‘Apex: Legends’ innovates in the battle royale shooter genre

Grant Beltrami, Arts Editor

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Signing into Xbox Live, PSN or Discord and seeing all of your friends online in the same game is rare.

Even massively hyped releases like “Grand Theft Auto,” “The Elder Scrolls” and “Call of Duty” don’t sweep the board in their first few days.

Somehow Respawn’s new battle royale game, “Apex: Legends,” accomplished this feat following its surprise release on Feb. 4.

According to Business Insider, “Apex” had 25 million registered players in its first week, a feat that took “Fortnite” 41 days to accomplish.

But is the game good? Is it fun? Does it have staying power? Yes, yes and maybe.

The gunplay in “Apex” is tight. There is not a whole lot of aim assist on console; this coupled with a lot of recoil on some weapons makes automatics tough keep tracked on a strafing enemy.

Shotguns are satisfying to use and effective at a decent range with the right attachments. Sniping is difficult, as it should be.

There is significant bullet travel time and bullet drop, but no wind effect or need to hold breath. Good scopes have rangefinders and drop crosses that take out some of the guesswork.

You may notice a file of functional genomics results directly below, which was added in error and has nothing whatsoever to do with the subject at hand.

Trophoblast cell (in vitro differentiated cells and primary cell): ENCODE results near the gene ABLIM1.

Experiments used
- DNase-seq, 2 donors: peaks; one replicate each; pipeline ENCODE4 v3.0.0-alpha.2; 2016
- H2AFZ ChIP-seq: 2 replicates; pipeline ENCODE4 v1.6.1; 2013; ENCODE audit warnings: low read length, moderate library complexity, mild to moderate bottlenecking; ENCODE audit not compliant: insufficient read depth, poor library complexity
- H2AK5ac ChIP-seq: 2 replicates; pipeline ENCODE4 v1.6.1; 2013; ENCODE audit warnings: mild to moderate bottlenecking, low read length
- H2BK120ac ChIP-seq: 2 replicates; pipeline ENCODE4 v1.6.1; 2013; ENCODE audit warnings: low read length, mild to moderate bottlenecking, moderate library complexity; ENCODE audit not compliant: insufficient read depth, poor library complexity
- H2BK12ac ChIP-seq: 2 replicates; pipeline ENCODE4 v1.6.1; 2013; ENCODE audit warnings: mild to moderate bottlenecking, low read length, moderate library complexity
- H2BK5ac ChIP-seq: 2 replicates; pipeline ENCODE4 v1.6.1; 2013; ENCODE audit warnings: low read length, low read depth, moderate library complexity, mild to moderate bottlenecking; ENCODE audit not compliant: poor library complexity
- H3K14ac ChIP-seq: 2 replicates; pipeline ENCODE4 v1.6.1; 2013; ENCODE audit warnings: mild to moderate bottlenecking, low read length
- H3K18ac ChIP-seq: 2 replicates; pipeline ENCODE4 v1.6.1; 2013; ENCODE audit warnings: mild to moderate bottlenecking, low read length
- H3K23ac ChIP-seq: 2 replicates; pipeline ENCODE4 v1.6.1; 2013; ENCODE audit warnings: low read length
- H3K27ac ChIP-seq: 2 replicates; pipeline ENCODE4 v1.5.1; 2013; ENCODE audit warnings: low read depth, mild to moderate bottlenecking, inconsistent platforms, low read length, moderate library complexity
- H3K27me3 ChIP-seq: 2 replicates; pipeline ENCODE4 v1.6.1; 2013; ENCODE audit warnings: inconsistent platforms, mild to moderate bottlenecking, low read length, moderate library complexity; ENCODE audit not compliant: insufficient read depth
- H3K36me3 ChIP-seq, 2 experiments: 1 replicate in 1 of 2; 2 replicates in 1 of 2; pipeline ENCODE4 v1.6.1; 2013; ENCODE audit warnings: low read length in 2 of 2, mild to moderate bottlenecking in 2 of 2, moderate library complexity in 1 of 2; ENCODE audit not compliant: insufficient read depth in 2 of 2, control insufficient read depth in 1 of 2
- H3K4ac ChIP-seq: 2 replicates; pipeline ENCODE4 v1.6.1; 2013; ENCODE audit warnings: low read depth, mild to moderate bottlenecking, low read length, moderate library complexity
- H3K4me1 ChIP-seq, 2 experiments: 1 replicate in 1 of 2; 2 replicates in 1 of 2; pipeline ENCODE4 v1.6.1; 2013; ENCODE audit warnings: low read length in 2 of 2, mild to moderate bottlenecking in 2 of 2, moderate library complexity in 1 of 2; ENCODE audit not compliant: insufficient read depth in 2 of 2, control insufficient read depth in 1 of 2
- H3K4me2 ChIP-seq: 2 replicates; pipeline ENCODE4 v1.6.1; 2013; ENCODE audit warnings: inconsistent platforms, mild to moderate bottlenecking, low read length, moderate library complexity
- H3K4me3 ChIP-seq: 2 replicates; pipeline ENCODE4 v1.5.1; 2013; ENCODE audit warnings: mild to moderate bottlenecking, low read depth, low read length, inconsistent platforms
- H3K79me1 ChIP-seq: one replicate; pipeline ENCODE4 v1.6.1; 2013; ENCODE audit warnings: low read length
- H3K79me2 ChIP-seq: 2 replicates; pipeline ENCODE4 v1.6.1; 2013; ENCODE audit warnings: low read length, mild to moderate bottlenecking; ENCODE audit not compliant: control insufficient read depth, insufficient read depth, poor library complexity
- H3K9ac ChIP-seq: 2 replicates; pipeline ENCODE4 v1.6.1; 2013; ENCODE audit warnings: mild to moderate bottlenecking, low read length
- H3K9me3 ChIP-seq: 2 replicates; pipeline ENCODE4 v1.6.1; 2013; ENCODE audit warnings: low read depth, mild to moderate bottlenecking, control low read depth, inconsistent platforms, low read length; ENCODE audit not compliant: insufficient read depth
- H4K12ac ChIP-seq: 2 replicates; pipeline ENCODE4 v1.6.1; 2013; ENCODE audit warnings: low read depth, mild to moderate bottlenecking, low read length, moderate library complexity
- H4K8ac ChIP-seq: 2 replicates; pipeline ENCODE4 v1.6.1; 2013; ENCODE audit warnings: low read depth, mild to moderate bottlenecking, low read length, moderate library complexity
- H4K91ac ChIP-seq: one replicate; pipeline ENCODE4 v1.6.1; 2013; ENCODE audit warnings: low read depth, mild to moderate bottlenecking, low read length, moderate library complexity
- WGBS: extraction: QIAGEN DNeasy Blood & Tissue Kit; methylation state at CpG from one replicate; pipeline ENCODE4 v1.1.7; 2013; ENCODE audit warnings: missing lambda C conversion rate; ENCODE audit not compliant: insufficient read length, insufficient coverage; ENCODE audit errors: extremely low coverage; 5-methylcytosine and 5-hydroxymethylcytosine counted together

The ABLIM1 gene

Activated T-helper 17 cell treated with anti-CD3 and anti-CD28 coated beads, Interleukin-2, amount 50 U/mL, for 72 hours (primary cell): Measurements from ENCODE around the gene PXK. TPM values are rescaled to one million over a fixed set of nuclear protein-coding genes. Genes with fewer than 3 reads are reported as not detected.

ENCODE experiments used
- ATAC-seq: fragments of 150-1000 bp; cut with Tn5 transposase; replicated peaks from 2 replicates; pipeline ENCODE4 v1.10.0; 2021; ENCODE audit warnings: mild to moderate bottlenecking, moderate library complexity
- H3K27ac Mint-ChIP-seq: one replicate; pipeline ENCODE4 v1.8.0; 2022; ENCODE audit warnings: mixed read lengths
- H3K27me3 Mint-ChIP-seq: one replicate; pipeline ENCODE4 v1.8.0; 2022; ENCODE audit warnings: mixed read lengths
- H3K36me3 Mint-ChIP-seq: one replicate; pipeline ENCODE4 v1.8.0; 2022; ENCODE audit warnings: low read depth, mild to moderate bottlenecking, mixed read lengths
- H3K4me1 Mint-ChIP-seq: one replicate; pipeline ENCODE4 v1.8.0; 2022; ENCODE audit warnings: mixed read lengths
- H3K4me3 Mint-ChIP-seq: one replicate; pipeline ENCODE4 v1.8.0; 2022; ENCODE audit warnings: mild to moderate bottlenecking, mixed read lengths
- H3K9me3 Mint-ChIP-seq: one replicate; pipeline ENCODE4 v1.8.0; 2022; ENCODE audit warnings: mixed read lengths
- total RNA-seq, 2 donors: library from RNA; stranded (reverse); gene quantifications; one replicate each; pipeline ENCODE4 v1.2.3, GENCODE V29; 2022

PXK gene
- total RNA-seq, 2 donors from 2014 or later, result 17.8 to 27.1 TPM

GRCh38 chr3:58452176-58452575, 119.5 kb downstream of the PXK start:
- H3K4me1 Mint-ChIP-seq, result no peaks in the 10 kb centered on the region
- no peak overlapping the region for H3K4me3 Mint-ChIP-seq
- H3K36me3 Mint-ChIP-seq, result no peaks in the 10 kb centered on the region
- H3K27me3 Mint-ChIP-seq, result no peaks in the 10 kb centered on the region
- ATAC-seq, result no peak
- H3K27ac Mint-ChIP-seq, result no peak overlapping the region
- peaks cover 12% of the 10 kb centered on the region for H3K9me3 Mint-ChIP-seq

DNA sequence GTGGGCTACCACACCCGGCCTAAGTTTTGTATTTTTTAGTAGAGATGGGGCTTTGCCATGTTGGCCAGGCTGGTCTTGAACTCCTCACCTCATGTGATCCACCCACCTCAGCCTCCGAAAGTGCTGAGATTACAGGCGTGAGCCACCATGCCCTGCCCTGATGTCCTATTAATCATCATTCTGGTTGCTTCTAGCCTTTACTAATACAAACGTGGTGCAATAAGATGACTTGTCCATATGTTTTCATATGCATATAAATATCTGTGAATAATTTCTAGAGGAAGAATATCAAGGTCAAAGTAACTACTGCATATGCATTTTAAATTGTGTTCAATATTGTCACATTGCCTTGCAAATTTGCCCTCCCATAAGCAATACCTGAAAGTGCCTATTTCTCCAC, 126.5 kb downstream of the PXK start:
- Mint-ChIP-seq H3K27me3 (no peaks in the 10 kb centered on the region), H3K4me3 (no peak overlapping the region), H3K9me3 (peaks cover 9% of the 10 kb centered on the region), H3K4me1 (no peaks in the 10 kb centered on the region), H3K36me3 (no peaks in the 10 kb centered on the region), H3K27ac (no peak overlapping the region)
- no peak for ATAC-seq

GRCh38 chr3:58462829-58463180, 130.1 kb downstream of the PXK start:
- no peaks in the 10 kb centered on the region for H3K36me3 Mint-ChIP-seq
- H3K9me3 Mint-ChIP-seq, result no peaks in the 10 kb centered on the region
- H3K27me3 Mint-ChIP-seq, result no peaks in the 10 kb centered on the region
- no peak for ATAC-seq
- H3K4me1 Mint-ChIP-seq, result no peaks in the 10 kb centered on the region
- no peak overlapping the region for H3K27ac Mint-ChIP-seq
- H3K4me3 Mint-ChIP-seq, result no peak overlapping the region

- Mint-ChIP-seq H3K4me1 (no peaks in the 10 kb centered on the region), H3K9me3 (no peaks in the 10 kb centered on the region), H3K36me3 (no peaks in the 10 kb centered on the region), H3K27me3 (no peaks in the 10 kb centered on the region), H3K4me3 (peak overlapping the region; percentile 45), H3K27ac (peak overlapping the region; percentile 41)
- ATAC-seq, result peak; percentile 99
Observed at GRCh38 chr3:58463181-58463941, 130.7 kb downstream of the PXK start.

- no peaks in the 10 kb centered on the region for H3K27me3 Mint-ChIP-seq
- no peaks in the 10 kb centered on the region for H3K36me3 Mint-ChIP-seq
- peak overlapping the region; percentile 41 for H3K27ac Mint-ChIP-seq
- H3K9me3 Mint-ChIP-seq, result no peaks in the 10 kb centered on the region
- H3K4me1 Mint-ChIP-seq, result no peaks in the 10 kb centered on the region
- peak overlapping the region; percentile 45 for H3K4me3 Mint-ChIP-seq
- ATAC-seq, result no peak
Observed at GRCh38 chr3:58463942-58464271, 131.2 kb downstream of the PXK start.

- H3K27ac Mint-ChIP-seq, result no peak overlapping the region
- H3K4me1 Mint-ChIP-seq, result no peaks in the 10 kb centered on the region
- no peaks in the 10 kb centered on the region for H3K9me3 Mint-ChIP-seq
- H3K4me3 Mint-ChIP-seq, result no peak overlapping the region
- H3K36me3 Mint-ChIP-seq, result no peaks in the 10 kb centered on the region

The only problem I have with the gunplay in this game is there are not any guaranteed one shot kills. Even the 50 cal. Sniper rifle, the Kraber, will fail to kill a player with full armor and a level three helmet.

Technically the Mastiff, a shotgun that can only be obtained from supply drops, will OHKO a fully armored player if every pellet hits their head. But that is not by any means a reliable outcome.

One problem I have with Apex’s weapon sandbox however is the Wingman, a 6-12 shot, depending on magazine, heavy pistol that is the best gun for almost every situation.

Each shot deals 45 base damage, 90 with a headshot and over 100 with the skull piercer attachment. The Wingman is laser accurate and has a decent rate of fire.

By comparison the Longbow sniper does 55 base damage and 110 with a headshot, but is almost impossible to aim hip-fired, has a slow rate of fire and a smaller magazine.